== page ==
TOY MAKER TO THE WELL-HEELED Apple surprised just about everyone Wedneday by naming its latest Ipad, the third model in its line of shiny drinks trays, not 'Ipad 3' or 'Ipad HD' as had been widely anticipated, but just 'new Ipad'.
When asked about this by Miguel Helft of Forbes magazine, Apple's chief of worldwide marketing Phil Schiller responded with a throwaway line in reply.
I asked Phil Schiller why the name "new iPad" (and not iPad3, iPadHD). Answer: we don't like to be predictable.— mhelft (@mhelft) March 7, 2012
Aside from the observations that this won't be the 'new Ipad' for long and won't be the last 'new Ipad' unless Apple stops developing and releasing newer models as time goes on - a prospect that is inconceivable for the device responsible for about half of the revenues of the most highly valued company in the world by market capitalisation - this is, to say the least and being polite about it, an unfortunate, even arrogant choice by Apple's top executives.
This will lead to lots of persistent confusion among the Apple faithful and detract from maintaining the Cupertino company's history of keeping its besotted fans who have more money than sense on the treadmill of upgrading to the latest Apple device every time it releases a new one.
It's arrogant because it shows that Apple doesn't care a bit whether or not it confuses its punters and the buying public at large. For Apple, its pride in its image as being too cool for its customers apparently is more important than communicating with them clearly and unambiguously. This naming of the third Apple tablet as just the 'new Ipad' exposes its arrogance.
This choice of name ignores the fact that there is already an Apple tablet that is called the Ipad, the first one it released a couple of years ago, and there are still many of those in the hands of Apple's customers. Thus the time wasting confusion that will arise in many situations, not to mention in the minds of potential tablet buyers.
Just imagine for a moment the millions of conversational exchanges that will happen in the native habitats of the Apple faithful all over the world, the potted fern festooned and so tastefully decorated, trendy coffee shops that shamelessly peddle overpriced lattes and GMO-laced sweets, you know the places I'm talking about.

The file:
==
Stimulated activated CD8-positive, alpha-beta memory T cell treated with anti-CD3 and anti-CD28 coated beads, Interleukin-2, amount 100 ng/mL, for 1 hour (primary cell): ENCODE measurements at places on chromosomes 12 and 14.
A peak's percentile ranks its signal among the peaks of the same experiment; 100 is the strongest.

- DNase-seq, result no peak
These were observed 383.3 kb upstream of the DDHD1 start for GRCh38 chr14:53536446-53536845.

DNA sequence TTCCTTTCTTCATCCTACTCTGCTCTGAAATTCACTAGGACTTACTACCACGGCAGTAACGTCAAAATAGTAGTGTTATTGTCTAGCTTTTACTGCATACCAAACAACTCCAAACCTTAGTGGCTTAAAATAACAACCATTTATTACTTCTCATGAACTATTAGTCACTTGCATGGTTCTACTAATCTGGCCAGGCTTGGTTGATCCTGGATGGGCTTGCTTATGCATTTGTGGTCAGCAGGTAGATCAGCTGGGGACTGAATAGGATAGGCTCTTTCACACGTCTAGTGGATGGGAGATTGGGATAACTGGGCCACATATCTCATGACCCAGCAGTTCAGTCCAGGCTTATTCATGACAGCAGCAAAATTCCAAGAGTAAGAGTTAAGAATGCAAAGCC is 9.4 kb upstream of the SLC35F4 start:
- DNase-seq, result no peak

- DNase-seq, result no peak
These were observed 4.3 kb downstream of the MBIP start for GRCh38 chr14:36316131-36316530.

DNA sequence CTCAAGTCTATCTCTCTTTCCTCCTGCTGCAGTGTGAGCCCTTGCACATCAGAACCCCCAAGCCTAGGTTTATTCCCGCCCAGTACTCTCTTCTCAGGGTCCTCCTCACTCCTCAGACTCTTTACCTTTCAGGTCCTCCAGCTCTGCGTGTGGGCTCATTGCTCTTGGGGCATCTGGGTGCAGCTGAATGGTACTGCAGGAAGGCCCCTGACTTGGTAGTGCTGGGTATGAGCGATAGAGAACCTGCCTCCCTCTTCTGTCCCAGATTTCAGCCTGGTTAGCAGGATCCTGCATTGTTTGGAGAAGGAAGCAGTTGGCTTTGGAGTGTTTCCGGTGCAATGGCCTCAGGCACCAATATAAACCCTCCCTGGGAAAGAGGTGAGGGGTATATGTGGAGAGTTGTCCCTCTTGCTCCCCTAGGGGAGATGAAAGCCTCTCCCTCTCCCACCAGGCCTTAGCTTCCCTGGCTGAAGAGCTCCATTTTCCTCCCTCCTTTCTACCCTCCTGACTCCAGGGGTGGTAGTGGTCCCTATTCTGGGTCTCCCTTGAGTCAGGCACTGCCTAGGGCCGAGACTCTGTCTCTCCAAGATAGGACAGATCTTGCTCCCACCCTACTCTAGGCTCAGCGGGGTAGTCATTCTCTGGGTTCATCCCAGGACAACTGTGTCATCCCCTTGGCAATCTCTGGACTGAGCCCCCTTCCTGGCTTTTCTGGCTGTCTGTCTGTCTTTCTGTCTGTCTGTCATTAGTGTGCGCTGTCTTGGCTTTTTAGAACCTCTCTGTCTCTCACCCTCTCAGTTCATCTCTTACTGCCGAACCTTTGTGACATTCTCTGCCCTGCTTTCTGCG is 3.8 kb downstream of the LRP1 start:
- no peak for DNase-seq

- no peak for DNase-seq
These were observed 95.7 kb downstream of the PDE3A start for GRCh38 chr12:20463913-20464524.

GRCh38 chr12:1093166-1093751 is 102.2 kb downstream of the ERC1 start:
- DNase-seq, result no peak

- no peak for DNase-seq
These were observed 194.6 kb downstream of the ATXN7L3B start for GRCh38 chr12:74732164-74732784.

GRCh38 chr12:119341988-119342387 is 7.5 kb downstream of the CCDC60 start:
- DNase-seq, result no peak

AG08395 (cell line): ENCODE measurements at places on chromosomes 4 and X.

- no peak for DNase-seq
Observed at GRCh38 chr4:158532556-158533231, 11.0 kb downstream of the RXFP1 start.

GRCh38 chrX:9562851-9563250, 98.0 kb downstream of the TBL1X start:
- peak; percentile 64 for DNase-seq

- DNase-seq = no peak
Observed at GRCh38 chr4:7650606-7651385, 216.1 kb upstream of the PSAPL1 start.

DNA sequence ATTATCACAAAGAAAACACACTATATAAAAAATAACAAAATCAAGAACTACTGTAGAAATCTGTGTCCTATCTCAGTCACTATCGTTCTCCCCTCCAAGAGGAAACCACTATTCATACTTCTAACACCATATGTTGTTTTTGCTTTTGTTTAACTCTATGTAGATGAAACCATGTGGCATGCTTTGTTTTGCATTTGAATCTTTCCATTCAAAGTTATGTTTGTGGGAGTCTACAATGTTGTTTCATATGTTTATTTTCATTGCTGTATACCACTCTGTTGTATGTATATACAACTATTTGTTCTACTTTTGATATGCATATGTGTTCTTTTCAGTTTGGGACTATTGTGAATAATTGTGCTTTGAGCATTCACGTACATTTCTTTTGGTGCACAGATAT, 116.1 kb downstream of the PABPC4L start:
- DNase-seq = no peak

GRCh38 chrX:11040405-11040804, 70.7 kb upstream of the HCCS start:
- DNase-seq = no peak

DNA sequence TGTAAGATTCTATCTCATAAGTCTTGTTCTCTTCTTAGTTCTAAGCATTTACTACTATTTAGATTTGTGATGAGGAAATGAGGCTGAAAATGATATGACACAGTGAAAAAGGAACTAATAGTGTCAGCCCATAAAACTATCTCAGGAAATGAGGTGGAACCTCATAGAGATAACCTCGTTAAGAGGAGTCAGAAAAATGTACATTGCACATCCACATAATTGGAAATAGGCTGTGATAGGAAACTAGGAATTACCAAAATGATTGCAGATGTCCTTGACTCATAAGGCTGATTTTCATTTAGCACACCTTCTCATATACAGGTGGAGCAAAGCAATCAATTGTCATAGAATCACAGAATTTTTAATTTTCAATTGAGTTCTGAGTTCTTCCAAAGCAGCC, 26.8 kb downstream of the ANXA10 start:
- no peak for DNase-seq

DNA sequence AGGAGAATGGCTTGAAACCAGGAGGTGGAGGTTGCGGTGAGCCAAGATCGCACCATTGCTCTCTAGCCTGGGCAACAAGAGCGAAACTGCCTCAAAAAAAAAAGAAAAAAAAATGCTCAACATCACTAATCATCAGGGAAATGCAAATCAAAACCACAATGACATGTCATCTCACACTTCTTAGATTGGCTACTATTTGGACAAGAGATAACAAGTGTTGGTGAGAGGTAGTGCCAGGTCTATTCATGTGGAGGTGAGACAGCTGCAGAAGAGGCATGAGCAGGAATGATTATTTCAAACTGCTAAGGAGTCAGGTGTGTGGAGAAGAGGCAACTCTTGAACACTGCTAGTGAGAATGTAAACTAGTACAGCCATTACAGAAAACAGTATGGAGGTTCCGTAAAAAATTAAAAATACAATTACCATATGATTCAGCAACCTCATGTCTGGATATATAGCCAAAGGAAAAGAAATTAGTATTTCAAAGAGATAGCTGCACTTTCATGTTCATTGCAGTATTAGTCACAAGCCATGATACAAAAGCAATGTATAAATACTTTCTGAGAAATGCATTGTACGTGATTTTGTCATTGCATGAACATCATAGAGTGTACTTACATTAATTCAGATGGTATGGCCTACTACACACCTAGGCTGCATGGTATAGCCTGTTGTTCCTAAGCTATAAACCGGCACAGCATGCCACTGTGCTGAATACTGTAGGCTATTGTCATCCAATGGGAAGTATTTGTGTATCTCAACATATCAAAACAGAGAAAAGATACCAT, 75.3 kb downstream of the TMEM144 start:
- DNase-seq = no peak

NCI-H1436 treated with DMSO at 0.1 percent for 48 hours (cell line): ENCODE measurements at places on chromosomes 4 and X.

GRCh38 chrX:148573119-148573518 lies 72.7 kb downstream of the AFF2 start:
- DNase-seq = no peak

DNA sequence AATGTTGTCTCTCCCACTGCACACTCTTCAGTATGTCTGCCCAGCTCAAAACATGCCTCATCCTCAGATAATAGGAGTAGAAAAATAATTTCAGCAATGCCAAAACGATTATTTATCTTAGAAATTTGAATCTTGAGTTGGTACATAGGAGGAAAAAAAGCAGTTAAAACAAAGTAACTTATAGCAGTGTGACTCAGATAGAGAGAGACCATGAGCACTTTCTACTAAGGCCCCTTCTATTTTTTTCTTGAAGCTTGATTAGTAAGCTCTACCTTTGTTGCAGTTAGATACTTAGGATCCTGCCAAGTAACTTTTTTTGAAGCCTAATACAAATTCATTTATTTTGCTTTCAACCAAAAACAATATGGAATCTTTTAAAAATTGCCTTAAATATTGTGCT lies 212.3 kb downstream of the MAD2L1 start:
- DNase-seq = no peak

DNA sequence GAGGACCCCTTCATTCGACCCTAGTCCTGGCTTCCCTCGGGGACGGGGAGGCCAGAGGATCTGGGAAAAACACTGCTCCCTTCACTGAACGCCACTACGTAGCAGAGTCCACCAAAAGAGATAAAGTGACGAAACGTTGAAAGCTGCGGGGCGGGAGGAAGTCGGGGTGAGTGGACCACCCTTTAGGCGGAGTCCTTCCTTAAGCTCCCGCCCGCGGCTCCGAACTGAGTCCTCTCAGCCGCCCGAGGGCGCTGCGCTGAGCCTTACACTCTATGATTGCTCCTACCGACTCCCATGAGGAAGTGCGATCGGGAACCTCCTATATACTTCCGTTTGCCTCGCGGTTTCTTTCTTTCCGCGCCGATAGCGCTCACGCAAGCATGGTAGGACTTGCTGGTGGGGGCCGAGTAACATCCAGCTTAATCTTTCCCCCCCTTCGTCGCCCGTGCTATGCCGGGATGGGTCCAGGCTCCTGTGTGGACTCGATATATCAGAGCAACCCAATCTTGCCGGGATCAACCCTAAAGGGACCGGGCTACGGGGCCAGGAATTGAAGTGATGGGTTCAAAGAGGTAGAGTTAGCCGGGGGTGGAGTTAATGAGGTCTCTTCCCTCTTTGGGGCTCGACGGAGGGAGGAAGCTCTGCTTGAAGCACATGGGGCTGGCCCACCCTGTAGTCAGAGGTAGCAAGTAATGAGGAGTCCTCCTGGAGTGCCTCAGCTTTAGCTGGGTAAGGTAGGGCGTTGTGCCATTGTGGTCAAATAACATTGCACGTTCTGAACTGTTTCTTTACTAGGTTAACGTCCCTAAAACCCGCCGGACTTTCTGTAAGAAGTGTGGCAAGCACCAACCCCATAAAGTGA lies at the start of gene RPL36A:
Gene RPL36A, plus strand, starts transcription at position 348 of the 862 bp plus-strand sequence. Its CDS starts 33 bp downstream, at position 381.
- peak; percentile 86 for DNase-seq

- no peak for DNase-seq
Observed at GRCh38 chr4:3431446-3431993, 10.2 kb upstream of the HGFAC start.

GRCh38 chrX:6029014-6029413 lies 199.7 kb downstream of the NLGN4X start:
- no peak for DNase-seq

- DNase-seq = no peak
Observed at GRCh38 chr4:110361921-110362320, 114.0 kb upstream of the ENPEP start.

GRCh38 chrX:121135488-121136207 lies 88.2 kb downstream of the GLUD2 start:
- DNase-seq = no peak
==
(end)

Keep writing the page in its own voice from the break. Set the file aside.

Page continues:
Sweet young lonely potential hookup (SYLPH): "Oh, nice tablet! Is that an Ipad?"
Turtleneck wearing internet surfing twit (TWIST): "Why yes it is. Haven't you seen one?"
SYLPH: "Oh yes, my ex-boyfriend had one years ago, but he never let me use it."
TWIST: "That was the old one. This is the new Ipad."
SYLPH: "That was called the Ipad too. Is yours a newer model?"
TWIST: "Yes, this is the latest one. It's called just the Ipad."
SYLPH: "Oh, I see. So was my ex-boyfriend's. [suspicious] Are you sure this is a new one?"
As you can imagine, this sort of thing isn't going to be helping any Apple fanbois hook up.
I think what will happen is that people will call this the 'Ipad 3', no matter what Apple calls it, if only to avoid this kind of confusion. In that case, Apple will lose control of the product name of its fancy media player. That won't be good for its long term marketing, since that development will damage the continuity of the brand.
Of course, Apple could simply keep selling this model Ipad for years, but in that case it will lose the incremental additional revenue that it gets now from the annual turnover of its fanbase onto ever newer models. But it could do that, and come out with a line of overpriced add-on products and accessories to keep its Apple Store cash registers ringing - perhaps a keyboard and mouse docking station, maybe an add-on power slab or a larger desktop display. But I doubt it'll do that.
Instead, of course Apple will come out with another Ipad model next year or thereabouts. And then it is most likely going to have to face the necessity to call that something else. The 'newer Ipad', followed by the 'newest Ipad, and then the 'even newer Ipad' and so on.
Steve Jobs would never have painted himself into this corner. He was much smarter than this. µ
Uses 20 percent less power than traditional systems
It's becoming more prevalent in car research and development
Sign up for INQbot – a weekly roundup of the best from the INQ